Total Pageviews

Sunday, October 20, 2013

Dutch Babies and Poached Pears, oh my!

It isn't quite a souffle, not yet a popover, beyond a pancake
and still couldn't be called a quiche. Known as a 'Dutch Baby'
this is a wonderful treat made with but a few ingredients, easy
to whip up in no time, though if the batter is refrigerated
overnight, even better.

Served with poached pears, this was a hit with my husband,
parents, and even our dogs!

Though it does not rise as high as the eggy treats mentioned
previously, the inflation it does achieve is quickly deflated once it
is removed from the oven. A sprinkle of powdered sugar and
freshly poached pears, divine!

Recipe courtesy of my favorite Leite's Culinaria.
If you haven't experienced the joy of Leite's, I encourage you to visit.
Not only is the crew a wonderful group of people, their sense of humor are
fabulous, they give credit where credit is due and always provide the
source of their tested, tried and true recipes, unlike some who change
an ingredient or two and claim it as their own. I can't sing their
praises enough.

For the Dutch Baby Recipe, CLICK HERE

Tuesday, October 8, 2013

Chocolate Sour Cream Bundt Cake

Another recipe to keep, from none other than Leite's Culinaria

Chocolate Sour Cream Bundt Cake

Remember the glorious cake made with the recipe from the
side of a metal can of Hershey's cocoa way, way back when?
You thought that cake was the be-all, end-all of the
time, right? Well, hold on to your cookbooks, folks.
This one is going to knock your socks off.
Everything in moderation, right?

As I type this, I am licking the remaining crumbs from
my lips. I would probably lick my plate, too, if my husband
were not in the room.

Though we typically do not indulge in such decadent-looking
cakes, it was well worth the risk. My only regret is not paying heed to the numerous posts from others to heavily butter the pan. Looking like a guaranteed flunk in Home Economics class, I pieced it back together, the glorious glaze hiding the fact that I braved a new pan, knowing better all the while.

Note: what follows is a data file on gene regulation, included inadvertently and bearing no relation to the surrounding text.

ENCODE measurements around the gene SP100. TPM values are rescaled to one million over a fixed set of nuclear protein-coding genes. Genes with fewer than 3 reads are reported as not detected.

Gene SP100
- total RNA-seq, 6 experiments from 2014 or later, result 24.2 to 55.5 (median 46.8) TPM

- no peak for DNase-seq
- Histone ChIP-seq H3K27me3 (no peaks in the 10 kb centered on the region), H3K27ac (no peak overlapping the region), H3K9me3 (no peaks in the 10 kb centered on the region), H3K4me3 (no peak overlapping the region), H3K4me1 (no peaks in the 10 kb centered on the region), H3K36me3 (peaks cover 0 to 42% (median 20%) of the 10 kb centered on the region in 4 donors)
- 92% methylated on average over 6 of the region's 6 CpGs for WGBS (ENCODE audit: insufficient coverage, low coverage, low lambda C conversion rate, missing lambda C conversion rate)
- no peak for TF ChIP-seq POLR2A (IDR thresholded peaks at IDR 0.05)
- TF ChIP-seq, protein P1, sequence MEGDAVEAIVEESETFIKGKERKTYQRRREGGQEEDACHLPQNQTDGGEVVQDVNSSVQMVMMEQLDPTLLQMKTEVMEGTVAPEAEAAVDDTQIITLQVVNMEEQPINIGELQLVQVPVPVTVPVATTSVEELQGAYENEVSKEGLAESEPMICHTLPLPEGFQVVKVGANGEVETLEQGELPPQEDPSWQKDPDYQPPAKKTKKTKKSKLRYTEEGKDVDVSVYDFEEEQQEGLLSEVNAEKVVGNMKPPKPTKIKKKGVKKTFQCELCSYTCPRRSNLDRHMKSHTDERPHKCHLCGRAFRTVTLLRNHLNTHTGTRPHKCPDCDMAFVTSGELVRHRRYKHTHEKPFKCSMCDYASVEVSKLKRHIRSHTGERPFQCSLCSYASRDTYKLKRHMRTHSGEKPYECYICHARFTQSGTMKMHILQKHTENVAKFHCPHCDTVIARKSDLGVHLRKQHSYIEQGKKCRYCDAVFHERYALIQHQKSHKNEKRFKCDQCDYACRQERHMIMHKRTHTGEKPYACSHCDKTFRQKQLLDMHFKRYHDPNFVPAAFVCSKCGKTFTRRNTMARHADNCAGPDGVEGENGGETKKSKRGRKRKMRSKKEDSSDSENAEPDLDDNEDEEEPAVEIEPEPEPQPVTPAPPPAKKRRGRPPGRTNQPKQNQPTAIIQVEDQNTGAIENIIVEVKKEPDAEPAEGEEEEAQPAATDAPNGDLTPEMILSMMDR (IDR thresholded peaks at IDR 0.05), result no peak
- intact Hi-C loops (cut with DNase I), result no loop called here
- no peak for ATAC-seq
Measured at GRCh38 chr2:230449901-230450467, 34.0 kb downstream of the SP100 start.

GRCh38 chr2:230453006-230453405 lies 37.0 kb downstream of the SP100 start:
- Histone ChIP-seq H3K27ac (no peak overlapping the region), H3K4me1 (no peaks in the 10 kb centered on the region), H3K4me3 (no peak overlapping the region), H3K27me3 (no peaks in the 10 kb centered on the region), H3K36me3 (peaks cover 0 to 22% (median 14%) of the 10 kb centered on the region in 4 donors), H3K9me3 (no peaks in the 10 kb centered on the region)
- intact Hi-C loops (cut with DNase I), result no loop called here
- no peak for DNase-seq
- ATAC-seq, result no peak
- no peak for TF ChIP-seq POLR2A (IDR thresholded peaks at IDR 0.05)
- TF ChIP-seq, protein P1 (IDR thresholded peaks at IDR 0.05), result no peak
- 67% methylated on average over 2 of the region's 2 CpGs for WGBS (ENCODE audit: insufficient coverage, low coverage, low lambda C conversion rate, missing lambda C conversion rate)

Instead of using plain water, I added half a cup of coffee, half a cup of water, and a teaspoon of Medaglia D'Oro instant espresso.

I did butter the pan, but not nearly enough, though this fact was dismissed quickly when I found myself eating the deep, dark, delicious Humpty Dumpty bits that stuck to the pan.

Once a slice was served, my culinary misdeed was forgiven and forgotten. I will definitely make this cake again. The moistness, the flavor. Hubby defined this as "The perfect, perfect chocolate cake." Oh, and before I forget, this cake should be refrigerated. I know what you're thinking, that your cake will get dry and hard. Ah, quite the contrary. It only seems to get better after a night in the 'fridge!

For the recipe, please visit Leite's Chocolate Sour Cream Bundt Cake

Grab a cup of coffee. You'll be there a while.

Sunday, October 6, 2013

And so begins the twined rag rug...

This afternoon, October 6, 2013, my husband completed
construction of a 27" x 36" red oak loom for me. The
loom will be used for twining a rag rug, which is a
very old, yet still very unique method of weaving
cloth into itself, forming a thick mat, or rug.

Years ago, I found myself enamored by rag rugs, yet
did not manage to get around to actually making one
until I happened upon an 'all you can stuff into a
bag for one price' sale at a local thrift store.
Making my way around the store, I found four pot
holders that were made using the reminiscent square
frame with pegs, reminding me of weaving rugs.

Although my loom of long ago was metal, and painted red, if I remember
correctly, today's looms are made of plastic. Because I had such fond
memories of making similar pads as a child, I bought the four pads during
the sale. Making my way around the store, a giant double-rack display
of T-shirts caught my eye. All the shirts I could fit into a bag? Potholders?
Looms? It was time to make a rug!

For fun, I bought a children's weaving loom / pot holder making kit at a local box
store, made a pot holder and giggled. After the pad was finished, the wheels began to
turn. When I arrived home with my bounty of T-shirts, I quickly pulled out all of my
rag rug books collected over the years, surfed the internet for days, and daydreamed
of rugs.

And then I found it.

Nancy Vandenberg's blog - Wyoming Breezes.
Nancy is an amazing woman with a warm heart and enough talent to shame you under the table
for trying. She is quite a twiner, and in fact, has the most amazing black-and-white photo
of her own mother twining genuine rag rugs years ago. I fell in love with her site, and once
I found her instructions for making my own loom, there was no turning back. I began to stalk
her every wonderful blog post with admiration. With Nancy as my inspiration, here goes...

Stay tuned for updates and hopefully, completion.